The production of syringyl lignin was achieved recently in conifers using bioengineering approaches (Wagner et al., 2015). The authors of this work manipulated conifer cells for the first time to obtain tracheary elements that synthesized and incorporated sinapyl M1S alcohols into lignin. The synthesis of M1S alcohols in conifers is prevented by the lack of a gene encoding the ferulate 5-hydroxylase/coniferaldehyde 5-hydroxylase (F5H or CAld5H) enzyme. This enzyme transfers a hydroxyl group to the phenolic ring of the coniferaldehyde to produce 5-hydroxylconiferaldehyde, which is methylated by caffeic acid 3-O-methyltransferase (COMT) to synthesize sinapaldehyde, which is finally reduced by CAD to generate the sinapyl alcohol (M1S). These authors generated P. radiata tracheary elements transformed with F5H or F5H/COMT genes from the angiosperm plant Liquidambar styraciflua and produced lignin with S-type units. Notably, some authors considered that conifers lack genes encoding COMT enzymes, but the tracheary elements transformed with an angiosperm F5H gene produced synapyl alcohol at a detectable level (Wagner et al., 2015). This result suggests the existence of COMT activity in conifers, but with lower catalytic capacity, which was shown in the same work. Co-transformation with F5H and COMT resulted in huge amounts of synapyl alcohols compared to single transformants. The lack of the F5H gene may induce a different selection pressure on the O-methyltransferases, which previously exhibited COMT activity, and alter the affinity for substrates or the preferential use of new substrates such as flavonoids. A phylogenetic analysis of conifer O-methyltransferases shows a group of enzymes that are highly related to the COMT of angiosperms but with an amino acid identity near 55% (Figure 4).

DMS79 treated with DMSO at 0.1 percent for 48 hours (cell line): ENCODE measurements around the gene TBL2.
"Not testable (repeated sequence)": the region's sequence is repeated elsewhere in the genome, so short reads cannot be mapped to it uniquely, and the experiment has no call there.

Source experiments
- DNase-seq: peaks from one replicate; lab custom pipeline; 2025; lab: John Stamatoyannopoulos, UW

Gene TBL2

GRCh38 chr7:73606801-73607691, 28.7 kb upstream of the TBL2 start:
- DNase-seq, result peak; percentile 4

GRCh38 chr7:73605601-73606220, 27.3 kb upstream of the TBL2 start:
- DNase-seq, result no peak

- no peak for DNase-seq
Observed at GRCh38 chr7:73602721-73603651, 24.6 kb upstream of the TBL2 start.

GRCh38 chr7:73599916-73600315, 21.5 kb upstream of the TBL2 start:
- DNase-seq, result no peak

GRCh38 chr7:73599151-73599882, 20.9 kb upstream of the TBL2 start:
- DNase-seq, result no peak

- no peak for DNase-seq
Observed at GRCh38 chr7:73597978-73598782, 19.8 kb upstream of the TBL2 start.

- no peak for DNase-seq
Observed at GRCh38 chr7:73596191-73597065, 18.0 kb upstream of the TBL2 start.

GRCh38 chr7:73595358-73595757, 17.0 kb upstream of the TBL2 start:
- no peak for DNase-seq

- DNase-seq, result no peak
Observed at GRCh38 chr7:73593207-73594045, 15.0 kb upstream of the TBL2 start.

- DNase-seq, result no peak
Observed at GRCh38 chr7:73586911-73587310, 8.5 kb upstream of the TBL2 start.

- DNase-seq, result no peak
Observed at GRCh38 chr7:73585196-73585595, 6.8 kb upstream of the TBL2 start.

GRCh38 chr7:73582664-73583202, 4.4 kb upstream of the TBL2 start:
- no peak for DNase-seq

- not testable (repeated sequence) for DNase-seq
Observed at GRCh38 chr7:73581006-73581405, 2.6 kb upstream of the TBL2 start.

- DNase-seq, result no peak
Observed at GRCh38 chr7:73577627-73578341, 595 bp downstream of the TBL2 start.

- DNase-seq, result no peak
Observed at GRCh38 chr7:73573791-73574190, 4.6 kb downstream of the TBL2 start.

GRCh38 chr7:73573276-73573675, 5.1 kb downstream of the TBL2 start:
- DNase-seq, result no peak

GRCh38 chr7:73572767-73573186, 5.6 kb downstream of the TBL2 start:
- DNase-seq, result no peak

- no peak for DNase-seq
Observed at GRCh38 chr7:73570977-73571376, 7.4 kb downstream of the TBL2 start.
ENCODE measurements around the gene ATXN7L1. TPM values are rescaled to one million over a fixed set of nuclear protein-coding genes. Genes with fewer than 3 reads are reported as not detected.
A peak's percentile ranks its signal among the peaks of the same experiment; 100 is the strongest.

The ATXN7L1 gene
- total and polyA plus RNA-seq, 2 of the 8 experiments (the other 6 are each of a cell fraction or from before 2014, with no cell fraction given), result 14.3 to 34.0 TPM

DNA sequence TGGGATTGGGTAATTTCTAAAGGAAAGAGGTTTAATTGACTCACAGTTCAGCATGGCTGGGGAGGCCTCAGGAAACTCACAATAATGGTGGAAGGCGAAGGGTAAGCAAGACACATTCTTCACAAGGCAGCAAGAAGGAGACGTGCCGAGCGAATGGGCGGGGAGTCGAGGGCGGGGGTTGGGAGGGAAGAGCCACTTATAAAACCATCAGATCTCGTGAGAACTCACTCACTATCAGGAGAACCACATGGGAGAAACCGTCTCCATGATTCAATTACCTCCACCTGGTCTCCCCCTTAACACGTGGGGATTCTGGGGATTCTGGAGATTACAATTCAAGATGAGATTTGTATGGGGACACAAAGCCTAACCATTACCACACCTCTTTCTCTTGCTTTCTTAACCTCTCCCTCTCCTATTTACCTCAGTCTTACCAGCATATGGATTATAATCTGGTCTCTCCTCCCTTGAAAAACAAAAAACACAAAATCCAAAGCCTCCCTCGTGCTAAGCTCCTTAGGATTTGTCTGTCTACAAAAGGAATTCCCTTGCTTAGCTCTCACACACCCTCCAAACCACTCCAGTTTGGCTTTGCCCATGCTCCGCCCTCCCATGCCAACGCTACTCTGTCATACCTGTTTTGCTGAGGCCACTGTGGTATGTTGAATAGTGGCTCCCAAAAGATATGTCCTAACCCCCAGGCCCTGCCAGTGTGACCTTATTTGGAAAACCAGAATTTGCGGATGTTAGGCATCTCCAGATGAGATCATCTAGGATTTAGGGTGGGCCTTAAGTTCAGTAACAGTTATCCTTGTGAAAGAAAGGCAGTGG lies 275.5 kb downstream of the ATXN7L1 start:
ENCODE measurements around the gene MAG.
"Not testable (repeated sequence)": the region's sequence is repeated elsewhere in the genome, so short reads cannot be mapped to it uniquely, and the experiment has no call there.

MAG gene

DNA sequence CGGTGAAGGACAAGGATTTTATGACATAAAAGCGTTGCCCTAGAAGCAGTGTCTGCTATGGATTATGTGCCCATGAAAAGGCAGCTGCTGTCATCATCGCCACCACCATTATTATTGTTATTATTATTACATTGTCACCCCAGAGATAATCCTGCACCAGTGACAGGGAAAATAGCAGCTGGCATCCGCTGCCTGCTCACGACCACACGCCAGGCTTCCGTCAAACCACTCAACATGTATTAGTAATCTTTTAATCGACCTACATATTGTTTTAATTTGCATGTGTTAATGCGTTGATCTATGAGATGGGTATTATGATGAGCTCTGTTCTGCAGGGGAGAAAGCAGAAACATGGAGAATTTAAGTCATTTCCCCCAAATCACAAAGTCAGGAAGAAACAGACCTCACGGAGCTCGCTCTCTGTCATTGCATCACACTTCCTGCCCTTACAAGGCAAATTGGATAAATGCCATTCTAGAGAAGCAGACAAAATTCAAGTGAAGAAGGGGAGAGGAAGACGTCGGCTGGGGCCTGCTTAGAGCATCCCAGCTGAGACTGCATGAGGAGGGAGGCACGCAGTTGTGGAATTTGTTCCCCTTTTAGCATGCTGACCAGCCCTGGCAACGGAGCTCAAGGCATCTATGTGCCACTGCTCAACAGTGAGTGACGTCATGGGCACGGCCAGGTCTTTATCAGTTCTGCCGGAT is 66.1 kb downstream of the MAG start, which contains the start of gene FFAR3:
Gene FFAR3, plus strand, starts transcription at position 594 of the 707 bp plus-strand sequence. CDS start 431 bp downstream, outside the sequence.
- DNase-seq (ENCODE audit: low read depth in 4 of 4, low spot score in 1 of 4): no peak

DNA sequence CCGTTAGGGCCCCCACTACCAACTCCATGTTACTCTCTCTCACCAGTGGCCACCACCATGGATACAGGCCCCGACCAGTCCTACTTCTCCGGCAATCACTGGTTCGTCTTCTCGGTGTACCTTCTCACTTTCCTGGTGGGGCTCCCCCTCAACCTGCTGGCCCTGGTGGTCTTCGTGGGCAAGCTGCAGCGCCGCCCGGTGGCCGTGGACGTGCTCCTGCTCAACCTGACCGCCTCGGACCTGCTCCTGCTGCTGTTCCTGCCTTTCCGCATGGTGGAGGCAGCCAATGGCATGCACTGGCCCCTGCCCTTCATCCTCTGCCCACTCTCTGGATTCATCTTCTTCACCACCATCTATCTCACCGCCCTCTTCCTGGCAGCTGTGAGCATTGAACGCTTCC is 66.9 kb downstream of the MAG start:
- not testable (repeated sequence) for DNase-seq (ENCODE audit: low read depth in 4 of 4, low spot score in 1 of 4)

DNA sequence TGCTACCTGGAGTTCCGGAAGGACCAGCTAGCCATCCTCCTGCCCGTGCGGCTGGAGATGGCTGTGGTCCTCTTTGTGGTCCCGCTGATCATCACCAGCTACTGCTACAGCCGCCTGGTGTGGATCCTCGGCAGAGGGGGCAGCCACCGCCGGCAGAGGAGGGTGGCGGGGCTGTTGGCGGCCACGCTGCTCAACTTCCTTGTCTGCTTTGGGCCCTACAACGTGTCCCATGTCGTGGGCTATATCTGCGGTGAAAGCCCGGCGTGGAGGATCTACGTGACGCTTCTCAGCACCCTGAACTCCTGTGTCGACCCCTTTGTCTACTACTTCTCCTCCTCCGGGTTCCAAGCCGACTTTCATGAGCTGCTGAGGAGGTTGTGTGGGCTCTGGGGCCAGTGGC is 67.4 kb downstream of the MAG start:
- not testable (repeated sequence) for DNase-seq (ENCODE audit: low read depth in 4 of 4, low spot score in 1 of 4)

FIGURE 4
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FIGURE 4. Phylogenetic tree of the deduced protein sequences of plant genes encoding caffeic acid 3-O-methyltransferase (COMT). In the tree, the protein sequences correspond to virtually all the sequences of O-methyltransferases from Arabidopsis thaliana, all the sequences of O-methyltransferases, type COMT, found in the Pinus pinaster SustainPineDB and the most similar sequence to Ath-COMT1 from the rest of the shown species. The CLUSTALW program was used for sequence alignments (Thompson et al., 1994). The evolutionary history was inferred using the Neighbor-Joining method (Saitou and Nei, 1987) with 1000 bootstrap replications. The optimal tree with the sum of branch length = 12.56422456 is shown. The evolutionary distances were computed using the Poisson correction method (Zuckerkandl and Pauling, 1965) and are in the units of the number of amino acid substitutions per site. The analysis involved 60 amino acid sequences. All positions containing gaps and missing data were eliminated. There were a total of 156 positions in the final dataset. Evolutionary analyses were conducted in MEGA6 (Tamura et al., 2013). The sequences used for the alignments and phylogenetic trees were obtained in Phytozome database (http://phytozome.jgi.doe.gov) and GenBank and, for P. pinaster, in SustainPineDB (http://www.scbi.uma.es/sustainpinedb/). The alignment, tree and accession numbers are available in TreeBase (http://purl.org/phylo/treebase/phylows/study/TB2:S18814). Red triangles correspond to A. thaliana sequences and the blue circles to P. pinaster sequences. Purple branches correspond to the Ath-CCoAOMT group of sequences, red branches to the angiosperm COMT group and blue branches to the gymnosperm COMT-like group.